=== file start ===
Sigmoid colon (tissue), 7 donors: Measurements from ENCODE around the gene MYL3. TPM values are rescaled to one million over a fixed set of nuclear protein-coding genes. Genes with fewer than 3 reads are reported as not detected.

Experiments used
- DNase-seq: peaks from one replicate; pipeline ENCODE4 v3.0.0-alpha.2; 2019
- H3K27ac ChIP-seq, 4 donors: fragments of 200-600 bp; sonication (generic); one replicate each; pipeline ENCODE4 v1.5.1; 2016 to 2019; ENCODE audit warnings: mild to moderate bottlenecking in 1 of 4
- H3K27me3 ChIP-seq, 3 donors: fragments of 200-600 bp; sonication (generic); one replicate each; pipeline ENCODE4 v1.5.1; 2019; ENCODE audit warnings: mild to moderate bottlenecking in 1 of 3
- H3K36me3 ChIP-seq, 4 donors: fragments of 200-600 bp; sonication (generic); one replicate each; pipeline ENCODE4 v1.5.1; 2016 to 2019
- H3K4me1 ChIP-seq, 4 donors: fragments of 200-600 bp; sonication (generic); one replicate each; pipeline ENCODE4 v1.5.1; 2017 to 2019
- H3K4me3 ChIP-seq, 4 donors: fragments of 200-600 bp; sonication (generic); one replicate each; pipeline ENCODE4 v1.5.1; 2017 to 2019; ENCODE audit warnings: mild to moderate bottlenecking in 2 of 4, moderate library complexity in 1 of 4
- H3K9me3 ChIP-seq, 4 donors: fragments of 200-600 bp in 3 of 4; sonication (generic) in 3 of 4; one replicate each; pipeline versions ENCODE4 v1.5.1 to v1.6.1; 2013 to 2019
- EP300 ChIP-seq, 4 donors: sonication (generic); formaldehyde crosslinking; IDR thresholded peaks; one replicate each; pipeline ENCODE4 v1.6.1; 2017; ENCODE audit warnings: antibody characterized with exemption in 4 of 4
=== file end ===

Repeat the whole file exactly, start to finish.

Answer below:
Sigmoid colon (tissue), 7 donors: Measurements from ENCODE around the gene MYL3. TPM values are rescaled to one million over a fixed set of nuclear protein-coding genes. Genes with fewer than 3 reads are reported as not detected.

Experiments used
- DNase-seq: peaks from one replicate; pipeline ENCODE4 v3.0.0-alpha.2; 2019
- H3K27ac ChIP-seq, 4 donors: fragments of 200-600 bp; sonication (generic); one replicate each; pipeline ENCODE4 v1.5.1; 2016 to 2019; ENCODE audit warnings: mild to moderate bottlenecking in 1 of 4
- H3K27me3 ChIP-seq, 3 donors: fragments of 200-600 bp; sonication (generic); one replicate each; pipeline ENCODE4 v1.5.1; 2019; ENCODE audit warnings: mild to moderate bottlenecking in 1 of 3
- H3K36me3 ChIP-seq, 4 donors: fragments of 200-600 bp; sonication (generic); one replicate each; pipeline ENCODE4 v1.5.1; 2016 to 2019
- H3K4me1 ChIP-seq, 4 donors: fragments of 200-600 bp; sonication (generic); one replicate each; pipeline ENCODE4 v1.5.1; 2017 to 2019
- H3K4me3 ChIP-seq, 4 donors: fragments of 200-600 bp; sonication (generic); one replicate each; pipeline ENCODE4 v1.5.1; 2017 to 2019; ENCODE audit warnings: mild to moderate bottlenecking in 2 of 4, moderate library complexity in 1 of 4
- H3K9me3 ChIP-seq, 4 donors: fragments of 200-600 bp in 3 of 4; sonication (generic) in 3 of 4; one replicate each; pipeline versions ENCODE4 v1.5.1 to v1.6.1; 2013 to 2019
- EP300 ChIP-seq, 4 donors: sonication (generic); formaldehyde crosslinking; IDR thresholded peaks; one replicate each; pipeline ENCODE4 v1.6.1; 2017; ENCODE audit warnings: antibody characterized with exemption in 4 of 4